(Mr Fishwick) No. I think it is very easy to explain. The truth of the matter is that if you think markets are going up and you get it right, you want to borrow money. It is like buying a house. If you think markets are going down, and you get it right, you want to have no borrowings. It is a question of when you use the gearing. That is the advantage. You borrow money when assets are rising and you try and get rid of your debt and really to catch up when assets are falling. It is no different from housing. So gearing is the advantage. The question is: do you use it properly or correctly at a given moment in time? That is the issue. In the last three years, whether you had 5 per cent gearing or 50 per cent gearing, you wanted none because things have gone down.

  563. If I am an investor who has lost a lot of money and I am checking this website, I think I am not going to be able to reconcile these two statements. You are telling them gearing was a great advantage and "Oh, sorry, because of the gearing you have lost your money".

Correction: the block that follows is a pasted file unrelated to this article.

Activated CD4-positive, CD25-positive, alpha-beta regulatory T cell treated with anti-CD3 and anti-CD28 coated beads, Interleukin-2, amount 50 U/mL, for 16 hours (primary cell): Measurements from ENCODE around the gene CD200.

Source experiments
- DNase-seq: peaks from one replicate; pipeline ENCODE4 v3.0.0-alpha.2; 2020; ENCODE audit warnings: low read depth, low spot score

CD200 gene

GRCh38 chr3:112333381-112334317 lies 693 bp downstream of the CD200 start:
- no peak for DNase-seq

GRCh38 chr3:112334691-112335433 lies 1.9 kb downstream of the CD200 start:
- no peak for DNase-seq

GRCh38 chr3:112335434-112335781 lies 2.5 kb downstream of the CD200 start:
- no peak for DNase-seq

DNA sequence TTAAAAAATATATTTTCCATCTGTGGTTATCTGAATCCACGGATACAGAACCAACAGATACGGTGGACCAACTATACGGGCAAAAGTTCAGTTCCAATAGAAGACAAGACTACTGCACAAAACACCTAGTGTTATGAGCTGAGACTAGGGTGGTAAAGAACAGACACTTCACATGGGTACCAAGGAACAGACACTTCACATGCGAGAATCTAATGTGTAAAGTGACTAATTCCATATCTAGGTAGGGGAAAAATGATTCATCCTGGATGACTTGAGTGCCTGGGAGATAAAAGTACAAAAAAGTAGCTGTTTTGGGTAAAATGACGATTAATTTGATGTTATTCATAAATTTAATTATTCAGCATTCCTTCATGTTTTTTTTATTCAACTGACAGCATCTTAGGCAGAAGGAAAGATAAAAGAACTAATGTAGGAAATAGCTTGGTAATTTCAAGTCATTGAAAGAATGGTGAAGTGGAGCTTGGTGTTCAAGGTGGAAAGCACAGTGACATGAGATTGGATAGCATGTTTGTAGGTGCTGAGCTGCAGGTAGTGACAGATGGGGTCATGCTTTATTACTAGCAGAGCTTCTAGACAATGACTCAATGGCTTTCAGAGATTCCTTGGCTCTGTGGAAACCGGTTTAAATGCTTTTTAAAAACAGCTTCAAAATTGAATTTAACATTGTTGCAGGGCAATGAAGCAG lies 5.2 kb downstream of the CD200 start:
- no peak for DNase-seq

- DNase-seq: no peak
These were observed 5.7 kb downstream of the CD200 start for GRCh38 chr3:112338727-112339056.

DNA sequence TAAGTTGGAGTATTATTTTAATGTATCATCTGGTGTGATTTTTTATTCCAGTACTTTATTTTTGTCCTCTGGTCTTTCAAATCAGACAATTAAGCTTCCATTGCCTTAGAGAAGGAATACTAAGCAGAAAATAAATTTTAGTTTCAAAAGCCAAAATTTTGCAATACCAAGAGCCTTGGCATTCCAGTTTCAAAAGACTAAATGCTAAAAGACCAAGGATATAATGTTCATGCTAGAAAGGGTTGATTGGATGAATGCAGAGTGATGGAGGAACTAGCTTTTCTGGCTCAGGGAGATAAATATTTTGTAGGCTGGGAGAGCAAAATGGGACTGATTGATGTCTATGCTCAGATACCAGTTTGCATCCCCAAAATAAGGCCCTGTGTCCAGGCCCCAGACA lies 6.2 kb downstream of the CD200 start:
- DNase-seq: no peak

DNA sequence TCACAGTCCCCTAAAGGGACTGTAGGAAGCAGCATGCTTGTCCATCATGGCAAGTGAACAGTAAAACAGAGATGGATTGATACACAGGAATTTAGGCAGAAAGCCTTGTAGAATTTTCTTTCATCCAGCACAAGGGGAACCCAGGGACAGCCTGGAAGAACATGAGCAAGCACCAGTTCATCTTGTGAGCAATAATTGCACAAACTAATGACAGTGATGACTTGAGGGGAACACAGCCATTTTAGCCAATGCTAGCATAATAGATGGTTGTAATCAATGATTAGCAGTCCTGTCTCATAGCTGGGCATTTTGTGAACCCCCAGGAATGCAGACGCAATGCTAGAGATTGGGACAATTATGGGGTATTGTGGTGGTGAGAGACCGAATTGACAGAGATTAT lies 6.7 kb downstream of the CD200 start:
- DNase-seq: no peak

(Mr Fishwick) I think gearing is the greatest advantage for investment trusts. If investment trusts have no gearing, I believe they have no reason to exist.

  564. How are the folk who have invested in your trusts, who have now lost their money, going to understand what you have just said about the advantages of gearing? It is gearing that has killed them, is it not?

  (Mr Fishwick) Gearing is the biggest single factor. The companies happened to have large borrowings, or any kind of borrowing, and assets fell and that has hit them. In the previous 10 years, they borrowed money when assets were rising, and that benefited them. I cannot understand that you do not understand that.